Better quality of life for terminal heart disease patients through hospice
“Cardiovascular [heart] disease doesn’t discriminate in regard to gender, race, or age,” says Leana Hoover, MSN, NHA, Chief Integration Officer at Gilchrist.
One in every four deaths can be attributed to heart disease. Hoover, along with Jessica Gabbard, MSN, MBA-MHA, CHPN, Chief Clinical Officer at Gilchrist, and others on their team, are working to provide better quality care for patients with a terminal diagnosis. The Advanced Cardiac Care (ACC) Program, a collaboration with the National Partnership for Healthcare & Hospice Innovation and the American Heart Association is helping them to do just that.
“We’re trying to address and interact with patients that have advanced cardiac disease much sooner than we would have in the past and provide care tailored to their needs much earlier in that trajectory,” Hoover says.
Hospice care is often associated with the final days of a person’s life, but Gabbard says utilizing hospice and Palliative Care services earlier in a diagnosis can improve the quality of life for a patient.
“Hospice is an opportunity to aggressively treat symptoms instead of aggressively treating to cure disease,” says Gabbard. “Gilchrist can provide 24-hour nursing support for care and symptom management, deliver supplies and medications to the home, and provide spiritual and emotional support through our interdisciplinary care model. We’re here to support families and patients so they can stay at home, or wherever they want to be, and spend less time in the ER or hospital.”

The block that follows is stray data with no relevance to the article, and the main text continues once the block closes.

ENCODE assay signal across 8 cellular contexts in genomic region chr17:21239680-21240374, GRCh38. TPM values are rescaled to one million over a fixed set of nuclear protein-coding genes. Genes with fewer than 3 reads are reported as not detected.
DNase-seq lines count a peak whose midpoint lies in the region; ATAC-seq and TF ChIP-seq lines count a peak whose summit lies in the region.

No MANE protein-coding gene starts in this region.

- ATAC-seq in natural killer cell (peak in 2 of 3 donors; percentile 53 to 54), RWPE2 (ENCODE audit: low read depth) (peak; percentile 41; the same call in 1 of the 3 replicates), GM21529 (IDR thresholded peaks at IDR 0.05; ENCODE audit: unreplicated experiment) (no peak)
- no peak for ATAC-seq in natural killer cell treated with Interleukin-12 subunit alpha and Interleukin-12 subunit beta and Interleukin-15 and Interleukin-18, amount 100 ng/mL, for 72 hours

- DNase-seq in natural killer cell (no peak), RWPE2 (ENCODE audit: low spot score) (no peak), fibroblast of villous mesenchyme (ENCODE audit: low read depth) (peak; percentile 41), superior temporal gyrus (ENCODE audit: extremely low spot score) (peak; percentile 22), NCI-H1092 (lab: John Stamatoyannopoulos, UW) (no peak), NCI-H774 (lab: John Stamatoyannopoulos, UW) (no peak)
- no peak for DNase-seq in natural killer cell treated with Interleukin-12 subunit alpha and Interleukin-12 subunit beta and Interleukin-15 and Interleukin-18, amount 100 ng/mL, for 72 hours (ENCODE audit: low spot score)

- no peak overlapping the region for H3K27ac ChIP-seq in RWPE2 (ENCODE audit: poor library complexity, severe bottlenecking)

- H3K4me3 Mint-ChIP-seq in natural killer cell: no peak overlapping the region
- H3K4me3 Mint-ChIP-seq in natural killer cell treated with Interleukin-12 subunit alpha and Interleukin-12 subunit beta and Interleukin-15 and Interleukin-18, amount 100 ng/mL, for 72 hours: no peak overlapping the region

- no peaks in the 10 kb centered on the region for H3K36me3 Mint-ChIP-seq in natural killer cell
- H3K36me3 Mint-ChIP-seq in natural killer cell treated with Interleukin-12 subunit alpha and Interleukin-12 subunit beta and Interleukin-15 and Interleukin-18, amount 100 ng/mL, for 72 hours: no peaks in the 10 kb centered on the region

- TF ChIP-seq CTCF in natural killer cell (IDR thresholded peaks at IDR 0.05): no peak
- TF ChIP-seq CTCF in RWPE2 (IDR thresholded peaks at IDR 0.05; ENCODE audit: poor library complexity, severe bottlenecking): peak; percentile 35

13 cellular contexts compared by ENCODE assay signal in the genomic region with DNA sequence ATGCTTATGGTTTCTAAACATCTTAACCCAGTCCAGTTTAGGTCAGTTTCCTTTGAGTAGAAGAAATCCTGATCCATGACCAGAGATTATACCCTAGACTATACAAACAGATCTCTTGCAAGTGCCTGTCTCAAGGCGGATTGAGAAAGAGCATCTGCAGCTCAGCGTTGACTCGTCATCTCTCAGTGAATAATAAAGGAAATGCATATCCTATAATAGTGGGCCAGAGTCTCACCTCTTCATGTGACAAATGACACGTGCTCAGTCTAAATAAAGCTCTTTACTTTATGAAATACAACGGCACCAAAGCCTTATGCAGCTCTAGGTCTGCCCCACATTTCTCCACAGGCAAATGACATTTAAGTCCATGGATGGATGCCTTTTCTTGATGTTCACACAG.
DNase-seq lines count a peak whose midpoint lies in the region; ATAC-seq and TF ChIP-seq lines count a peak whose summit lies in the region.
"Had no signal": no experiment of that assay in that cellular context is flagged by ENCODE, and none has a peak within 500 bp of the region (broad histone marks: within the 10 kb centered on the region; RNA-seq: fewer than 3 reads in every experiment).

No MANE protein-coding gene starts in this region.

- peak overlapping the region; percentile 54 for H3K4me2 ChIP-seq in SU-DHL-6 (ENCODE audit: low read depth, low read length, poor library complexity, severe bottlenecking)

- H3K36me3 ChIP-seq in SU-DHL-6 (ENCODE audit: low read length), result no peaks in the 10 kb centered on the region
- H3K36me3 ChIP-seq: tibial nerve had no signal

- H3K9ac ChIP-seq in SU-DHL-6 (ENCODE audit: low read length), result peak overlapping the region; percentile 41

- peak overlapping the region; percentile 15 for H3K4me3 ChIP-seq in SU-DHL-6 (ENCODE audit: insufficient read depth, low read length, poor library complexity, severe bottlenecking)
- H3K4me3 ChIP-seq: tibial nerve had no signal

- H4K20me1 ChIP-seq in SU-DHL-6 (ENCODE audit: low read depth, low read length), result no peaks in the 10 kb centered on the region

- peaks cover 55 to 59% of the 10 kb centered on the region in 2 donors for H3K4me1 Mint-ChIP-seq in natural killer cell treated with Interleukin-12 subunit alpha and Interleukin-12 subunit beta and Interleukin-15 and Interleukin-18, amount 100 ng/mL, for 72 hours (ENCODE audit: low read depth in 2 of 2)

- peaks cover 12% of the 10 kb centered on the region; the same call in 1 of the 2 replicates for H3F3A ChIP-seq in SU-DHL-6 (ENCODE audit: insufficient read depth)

One of the difficulties with terminal cardiac diagnoses is the sudden nature of cardiac events.
“Because cardiac events can come on so suddenly, oftentimes patients die in the Emergency Room (ER) or on their way to the ER,” Gabbard says.
The Advanced Cardiac Care Program utilizes algorithms to help providers treat common symptoms and bring a standardized approach to a serious and unpredictable illness.
“We want patients to know they have options beyond just seeking treatment at the hospital,” Hoover says. “We work with both the patient and their family or caregiver to guide them on what to look for, how to address the symptoms they’re having, and hopefully improve each day they have left.”
With just 5% of patients with heart failure receiving hospice care, Hoover and Gabbard hope to increase awareness about the benefits of hospice throughout the community.
“Patients living with end-stage heart disease go through a lot of suffering,” Gabbard says. “This program allows them to remain in their homes and really improve their quality of life.”
Both women say they want the ACC program at Gilchrist to be seen as a resource for the community and an opportunity for those living with terminal heart disease to live out their final days without stress and frustration.
“At some point, each of us is going to have to say goodbye to this world,” Gabbard says. “Gilchrist can help patients and their families add quality to their lives and reduce symptom burden, this allows patients to focus on what really matters most to them.”